I would recommend re-framing the problem to better map to the physics of weapons. The line between melee and ranged is an artificial one fraught with difficult definitions. How about the case of a Chinese Chain Whip which strikes like a ranged weapon but is on a chain to be retrieved. Or the nunchuck which is one step more melee, having a single chain link between the sections instead of many. Or what about simply blowing sand in the enemy's eyes. Is that ranged?
If you're writing a fantasy story, magic can often handle this fuzzy line well. However, if you are looking for a harder form of fiction, magic may not be available to you.
My recommendation would be shifting from ontology to epistemology: change from worrying about "what kind of weapon is it" to "how does the weapon behave." It is much easier to define a clear way to stop behaviors of weapons than to stop weapons by name. Can you imagine a lifeforms which is resistant to Halberds but not Axes? It's hard. However, imagining a lifeforms which is resistant to stabbing but weak to crushing is not so hard to imagine (in many games, skeletons are weak to crushing, but virtually impervious to stabbing).
In fact, consider: in the last moments before impact, a bullet actually acts like a melee weapon, striking the body directly with enough force to tear tissue. Clearly we will need to define some behaviors
What are characteristics of ranged weapons that we might use:
- Distance from "wielder" to target.
- Usually relies on faster smaller projectiles
- Usually strikes a point, rather than a line (sword) or area (club). However, this behavior is identical to how a knife strikes a point (almost exactly identical), so we have to be careful with that.
- Beam weapons exist in many science fiction worlds. If they do, they either need to be handled separately, or in concert with any energy based melee weapons (lightsabers!)
Many have mentioned the Dune force shields. They work along this behavioral process. Fast moving objects larger than a few molecules cause the shield to raise up and repel everything until the fast moving object goes away. It relies on two behaviors I listed: distance to target and speed. If an object is close enough to be within the shield, it does nothing. If an object is moving slow enough to fool the shield (such as a well wielded knife), it does nothing. Herbert made this system of combat feel "alive" by intentionally sticking to behaviors the shield could do and then relying on the human element to fill in the combat styles needed to work with such a tool.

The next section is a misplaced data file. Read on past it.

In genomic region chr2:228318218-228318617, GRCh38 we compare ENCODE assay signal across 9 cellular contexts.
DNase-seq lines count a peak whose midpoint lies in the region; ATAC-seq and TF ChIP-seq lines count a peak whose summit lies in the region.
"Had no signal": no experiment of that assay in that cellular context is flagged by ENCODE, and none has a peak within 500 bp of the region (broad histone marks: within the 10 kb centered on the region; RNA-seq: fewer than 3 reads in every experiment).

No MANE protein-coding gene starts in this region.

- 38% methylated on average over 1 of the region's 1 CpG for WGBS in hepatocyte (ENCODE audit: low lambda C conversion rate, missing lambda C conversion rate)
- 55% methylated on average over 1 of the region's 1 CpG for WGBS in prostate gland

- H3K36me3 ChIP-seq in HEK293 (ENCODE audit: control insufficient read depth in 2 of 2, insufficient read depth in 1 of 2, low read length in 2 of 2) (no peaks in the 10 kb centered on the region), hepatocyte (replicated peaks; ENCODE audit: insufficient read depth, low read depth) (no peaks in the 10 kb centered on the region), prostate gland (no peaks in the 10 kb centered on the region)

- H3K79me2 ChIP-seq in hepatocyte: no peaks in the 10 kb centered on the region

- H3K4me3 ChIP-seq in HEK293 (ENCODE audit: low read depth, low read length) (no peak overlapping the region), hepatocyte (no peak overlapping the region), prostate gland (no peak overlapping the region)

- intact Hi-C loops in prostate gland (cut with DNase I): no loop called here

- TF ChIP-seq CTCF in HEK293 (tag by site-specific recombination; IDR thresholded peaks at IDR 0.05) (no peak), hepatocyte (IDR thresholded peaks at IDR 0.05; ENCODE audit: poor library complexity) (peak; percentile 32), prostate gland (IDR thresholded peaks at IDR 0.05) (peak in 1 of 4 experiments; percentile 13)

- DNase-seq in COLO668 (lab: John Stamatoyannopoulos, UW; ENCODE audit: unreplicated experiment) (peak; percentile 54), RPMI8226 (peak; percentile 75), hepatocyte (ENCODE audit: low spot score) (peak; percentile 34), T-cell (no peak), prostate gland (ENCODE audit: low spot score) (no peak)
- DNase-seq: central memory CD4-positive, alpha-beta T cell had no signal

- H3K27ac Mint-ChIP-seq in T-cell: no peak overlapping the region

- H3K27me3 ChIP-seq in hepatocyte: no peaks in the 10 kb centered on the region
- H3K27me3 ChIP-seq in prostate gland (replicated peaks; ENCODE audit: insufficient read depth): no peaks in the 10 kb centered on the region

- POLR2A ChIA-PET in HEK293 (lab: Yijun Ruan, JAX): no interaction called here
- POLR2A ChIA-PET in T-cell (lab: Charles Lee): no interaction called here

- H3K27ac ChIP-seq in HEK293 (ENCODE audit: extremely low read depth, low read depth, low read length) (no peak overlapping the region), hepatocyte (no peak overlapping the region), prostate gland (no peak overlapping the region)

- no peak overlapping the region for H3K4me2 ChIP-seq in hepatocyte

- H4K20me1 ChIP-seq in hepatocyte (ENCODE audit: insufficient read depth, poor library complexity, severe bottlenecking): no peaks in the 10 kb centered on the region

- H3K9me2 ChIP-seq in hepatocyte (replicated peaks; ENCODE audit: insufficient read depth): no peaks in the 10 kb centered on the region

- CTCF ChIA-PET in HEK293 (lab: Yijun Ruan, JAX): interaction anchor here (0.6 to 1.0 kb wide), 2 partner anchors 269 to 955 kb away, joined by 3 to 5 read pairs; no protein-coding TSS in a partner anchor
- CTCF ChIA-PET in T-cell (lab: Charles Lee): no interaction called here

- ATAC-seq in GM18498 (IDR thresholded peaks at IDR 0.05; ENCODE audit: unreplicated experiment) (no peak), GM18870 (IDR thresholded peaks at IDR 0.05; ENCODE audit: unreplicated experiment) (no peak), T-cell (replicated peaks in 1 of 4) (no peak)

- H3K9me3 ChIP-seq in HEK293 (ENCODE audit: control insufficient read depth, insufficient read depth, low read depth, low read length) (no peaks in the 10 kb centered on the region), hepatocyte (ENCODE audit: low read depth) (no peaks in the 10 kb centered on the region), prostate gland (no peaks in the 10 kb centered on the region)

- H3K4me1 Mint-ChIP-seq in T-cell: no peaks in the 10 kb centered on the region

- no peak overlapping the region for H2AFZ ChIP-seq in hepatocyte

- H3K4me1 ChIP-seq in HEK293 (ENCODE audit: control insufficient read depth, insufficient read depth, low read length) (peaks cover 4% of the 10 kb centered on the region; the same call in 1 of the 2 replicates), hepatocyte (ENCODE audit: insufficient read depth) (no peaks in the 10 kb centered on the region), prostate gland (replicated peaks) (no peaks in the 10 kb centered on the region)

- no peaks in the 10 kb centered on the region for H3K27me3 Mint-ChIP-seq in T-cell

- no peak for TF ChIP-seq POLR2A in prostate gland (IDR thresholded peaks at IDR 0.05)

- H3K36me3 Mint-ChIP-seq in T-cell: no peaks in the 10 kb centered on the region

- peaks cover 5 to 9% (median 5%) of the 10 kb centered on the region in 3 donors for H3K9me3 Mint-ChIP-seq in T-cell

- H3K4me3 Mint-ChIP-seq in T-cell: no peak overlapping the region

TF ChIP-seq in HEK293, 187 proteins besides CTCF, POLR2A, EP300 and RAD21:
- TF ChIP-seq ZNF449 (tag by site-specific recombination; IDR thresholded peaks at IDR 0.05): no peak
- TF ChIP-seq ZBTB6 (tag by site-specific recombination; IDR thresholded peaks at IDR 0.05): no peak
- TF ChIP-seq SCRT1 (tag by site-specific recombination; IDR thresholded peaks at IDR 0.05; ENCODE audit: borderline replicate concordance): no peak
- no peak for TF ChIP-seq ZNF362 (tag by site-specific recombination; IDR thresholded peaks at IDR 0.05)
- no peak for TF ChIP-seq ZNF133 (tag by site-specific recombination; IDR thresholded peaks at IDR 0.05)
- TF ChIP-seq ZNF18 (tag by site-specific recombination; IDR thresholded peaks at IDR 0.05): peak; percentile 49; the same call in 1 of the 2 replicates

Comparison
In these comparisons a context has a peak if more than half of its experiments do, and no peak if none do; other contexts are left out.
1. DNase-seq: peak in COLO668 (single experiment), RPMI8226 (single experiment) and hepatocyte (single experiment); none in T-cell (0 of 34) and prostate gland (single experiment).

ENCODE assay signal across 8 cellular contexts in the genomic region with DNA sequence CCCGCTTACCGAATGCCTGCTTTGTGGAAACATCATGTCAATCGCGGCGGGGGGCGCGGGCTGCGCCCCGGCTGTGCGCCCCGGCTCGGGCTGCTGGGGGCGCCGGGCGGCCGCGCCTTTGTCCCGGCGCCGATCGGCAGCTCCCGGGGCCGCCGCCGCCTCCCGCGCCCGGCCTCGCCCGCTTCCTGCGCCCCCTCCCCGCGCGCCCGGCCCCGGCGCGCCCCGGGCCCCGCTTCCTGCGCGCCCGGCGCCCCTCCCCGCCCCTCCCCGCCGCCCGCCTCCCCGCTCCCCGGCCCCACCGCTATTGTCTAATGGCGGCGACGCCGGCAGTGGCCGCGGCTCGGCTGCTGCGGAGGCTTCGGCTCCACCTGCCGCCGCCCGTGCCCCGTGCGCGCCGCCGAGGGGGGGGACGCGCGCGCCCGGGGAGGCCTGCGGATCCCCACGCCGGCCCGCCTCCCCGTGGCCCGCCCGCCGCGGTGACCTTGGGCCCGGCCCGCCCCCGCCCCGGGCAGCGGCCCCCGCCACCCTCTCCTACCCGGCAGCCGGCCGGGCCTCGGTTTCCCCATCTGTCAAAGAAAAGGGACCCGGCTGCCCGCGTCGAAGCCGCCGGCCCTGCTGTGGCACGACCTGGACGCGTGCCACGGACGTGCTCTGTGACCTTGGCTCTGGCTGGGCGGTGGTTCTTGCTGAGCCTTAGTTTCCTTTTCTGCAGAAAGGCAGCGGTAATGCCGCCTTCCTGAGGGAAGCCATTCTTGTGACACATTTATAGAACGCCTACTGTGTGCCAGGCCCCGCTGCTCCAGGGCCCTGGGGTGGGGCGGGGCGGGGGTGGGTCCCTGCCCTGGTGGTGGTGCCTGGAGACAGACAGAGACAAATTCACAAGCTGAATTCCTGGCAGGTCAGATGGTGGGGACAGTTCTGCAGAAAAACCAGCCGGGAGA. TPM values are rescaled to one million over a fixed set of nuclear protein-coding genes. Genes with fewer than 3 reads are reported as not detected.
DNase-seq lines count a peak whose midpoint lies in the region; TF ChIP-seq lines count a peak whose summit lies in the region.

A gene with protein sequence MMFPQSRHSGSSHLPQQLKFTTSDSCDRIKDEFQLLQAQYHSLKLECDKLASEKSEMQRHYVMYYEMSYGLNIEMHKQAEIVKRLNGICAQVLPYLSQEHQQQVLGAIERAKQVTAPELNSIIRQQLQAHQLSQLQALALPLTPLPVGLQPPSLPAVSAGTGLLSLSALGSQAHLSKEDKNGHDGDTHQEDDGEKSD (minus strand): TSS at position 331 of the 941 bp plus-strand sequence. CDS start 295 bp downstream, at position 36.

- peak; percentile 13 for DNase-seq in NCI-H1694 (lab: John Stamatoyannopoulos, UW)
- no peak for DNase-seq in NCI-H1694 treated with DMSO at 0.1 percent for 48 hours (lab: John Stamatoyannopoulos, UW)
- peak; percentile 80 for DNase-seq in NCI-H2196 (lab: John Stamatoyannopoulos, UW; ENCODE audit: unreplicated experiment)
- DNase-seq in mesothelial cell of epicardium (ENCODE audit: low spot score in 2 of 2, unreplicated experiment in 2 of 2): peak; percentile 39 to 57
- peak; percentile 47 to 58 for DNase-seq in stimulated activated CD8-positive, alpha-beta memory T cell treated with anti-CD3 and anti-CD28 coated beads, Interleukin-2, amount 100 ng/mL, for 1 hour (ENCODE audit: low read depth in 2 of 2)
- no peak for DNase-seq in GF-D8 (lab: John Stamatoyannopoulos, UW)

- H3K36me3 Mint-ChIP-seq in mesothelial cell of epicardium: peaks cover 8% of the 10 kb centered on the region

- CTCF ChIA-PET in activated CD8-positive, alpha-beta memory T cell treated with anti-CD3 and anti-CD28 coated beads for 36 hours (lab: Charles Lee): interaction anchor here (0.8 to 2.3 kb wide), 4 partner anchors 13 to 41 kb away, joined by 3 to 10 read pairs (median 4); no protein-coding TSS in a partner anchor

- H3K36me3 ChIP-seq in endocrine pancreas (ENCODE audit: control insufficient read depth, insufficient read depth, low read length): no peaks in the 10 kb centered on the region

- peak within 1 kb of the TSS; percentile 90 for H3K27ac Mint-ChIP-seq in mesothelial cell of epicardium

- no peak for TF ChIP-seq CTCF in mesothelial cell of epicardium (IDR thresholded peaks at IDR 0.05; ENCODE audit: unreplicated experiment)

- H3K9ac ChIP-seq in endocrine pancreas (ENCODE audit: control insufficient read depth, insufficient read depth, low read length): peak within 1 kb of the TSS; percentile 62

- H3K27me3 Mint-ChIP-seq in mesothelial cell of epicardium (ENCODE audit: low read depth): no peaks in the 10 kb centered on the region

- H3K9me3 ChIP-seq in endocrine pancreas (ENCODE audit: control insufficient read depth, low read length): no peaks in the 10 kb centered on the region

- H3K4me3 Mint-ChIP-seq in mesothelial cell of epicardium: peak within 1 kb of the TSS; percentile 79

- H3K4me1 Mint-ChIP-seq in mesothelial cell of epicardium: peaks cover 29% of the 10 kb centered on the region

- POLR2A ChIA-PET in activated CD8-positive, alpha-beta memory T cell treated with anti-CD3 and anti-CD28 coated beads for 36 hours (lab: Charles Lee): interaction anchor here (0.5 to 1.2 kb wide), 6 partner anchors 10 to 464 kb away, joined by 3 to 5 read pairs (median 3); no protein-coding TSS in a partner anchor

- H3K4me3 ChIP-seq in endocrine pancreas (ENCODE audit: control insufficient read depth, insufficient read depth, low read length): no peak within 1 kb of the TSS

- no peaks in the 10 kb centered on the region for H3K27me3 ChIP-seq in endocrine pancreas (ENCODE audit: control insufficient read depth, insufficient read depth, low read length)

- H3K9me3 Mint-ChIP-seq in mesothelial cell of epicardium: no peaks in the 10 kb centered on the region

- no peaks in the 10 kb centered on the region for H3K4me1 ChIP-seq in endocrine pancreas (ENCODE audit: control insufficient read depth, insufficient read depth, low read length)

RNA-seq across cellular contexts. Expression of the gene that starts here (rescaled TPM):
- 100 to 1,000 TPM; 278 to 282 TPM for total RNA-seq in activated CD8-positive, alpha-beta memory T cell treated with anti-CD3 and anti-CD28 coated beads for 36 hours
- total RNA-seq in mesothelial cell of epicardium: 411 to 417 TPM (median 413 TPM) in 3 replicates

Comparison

Another common lifeforms which is resilient to gunfire is the zombie. They tend to be resilient to gunfire because they have no small vulnerable areas like hearts or arteries to hit. However, their resiliency is limited: start tearing at them (such as removing the head) and very soon we find their limit.
And this is an important point: all immunities should have a limit. If they don't, they start to act funny fast. A zombie is STILL affected by a 20mm machine gun in many mythos' because the raw amount of trauma that round can put out is extraordinary. Even though they are "ranged," they strike with such ferocity that they act more like bludgeoning weapons to the zombies.
One approach to making the creatures more resilient to gunfire would be redundancy. Most living creatures are remarkably thrifty: most parts of our body are fed by one artery, and most muscles are innervated by one nerve. A creature which was more mesh-like in its structure would be much harder to kill with gunfire because it could rapidly adapt to those wounds. However, if you have a blade you can slice large swaths of mesh, dramatically increasing the chance of doing permanent damage. With a hammer you can ignore the weak points entirely and just bash on the musculature until it stops working.